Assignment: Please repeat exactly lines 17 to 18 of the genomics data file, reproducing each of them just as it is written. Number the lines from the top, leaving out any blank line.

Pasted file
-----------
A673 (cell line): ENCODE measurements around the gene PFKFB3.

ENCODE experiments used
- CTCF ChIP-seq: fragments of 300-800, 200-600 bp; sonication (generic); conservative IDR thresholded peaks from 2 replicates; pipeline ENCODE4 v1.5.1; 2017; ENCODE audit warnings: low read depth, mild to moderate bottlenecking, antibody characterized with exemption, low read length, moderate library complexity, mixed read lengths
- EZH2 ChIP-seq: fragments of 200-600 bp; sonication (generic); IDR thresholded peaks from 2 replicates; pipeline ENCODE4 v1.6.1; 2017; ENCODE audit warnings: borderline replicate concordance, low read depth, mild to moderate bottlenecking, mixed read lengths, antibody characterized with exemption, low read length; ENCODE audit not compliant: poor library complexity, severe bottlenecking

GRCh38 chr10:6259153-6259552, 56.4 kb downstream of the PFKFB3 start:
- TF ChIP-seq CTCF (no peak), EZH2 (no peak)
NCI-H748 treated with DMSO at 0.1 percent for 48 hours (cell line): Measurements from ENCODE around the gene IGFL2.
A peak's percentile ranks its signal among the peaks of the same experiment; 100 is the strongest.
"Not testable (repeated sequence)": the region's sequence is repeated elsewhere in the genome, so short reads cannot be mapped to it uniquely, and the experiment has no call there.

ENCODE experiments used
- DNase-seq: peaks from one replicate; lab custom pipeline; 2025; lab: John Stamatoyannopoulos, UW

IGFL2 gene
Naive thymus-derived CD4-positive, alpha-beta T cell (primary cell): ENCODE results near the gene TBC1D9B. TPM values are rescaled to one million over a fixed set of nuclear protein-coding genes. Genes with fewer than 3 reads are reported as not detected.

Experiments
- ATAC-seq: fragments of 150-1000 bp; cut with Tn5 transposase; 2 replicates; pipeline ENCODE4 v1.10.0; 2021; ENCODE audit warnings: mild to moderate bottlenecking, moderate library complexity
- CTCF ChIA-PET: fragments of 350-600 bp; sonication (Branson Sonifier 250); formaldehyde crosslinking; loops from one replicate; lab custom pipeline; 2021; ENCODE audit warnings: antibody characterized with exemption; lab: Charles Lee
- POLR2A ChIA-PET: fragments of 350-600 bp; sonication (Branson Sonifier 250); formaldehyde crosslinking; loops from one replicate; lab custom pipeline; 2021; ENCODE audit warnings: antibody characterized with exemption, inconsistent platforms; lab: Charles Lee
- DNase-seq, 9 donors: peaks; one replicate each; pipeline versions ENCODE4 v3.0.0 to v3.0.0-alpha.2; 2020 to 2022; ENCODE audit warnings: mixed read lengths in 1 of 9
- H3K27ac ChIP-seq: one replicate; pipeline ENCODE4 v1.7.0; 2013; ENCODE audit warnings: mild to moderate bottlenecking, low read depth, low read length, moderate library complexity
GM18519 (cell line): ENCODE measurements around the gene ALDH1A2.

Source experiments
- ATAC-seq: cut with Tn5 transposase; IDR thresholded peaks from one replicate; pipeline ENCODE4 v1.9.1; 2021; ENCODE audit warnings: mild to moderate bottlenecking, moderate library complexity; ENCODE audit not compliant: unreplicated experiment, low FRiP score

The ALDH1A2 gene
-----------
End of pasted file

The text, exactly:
- POLR2A ChIA-PET: fragments of 350-600 bp; sonication (Branson Sonifier 250); formaldehyde crosslinking; loops from one replicate; lab custom pipeline; 2021; ENCODE audit warnings: antibody characterized with exemption, inconsistent platforms; lab: Charles Lee
- DNase-seq, 9 donors: peaks; one replicate each; pipeline versions ENCODE4 v3.0.0 to v3.0.0-alpha.2; 2020 to 2022; ENCODE audit warnings: mixed read lengths in 1 of 9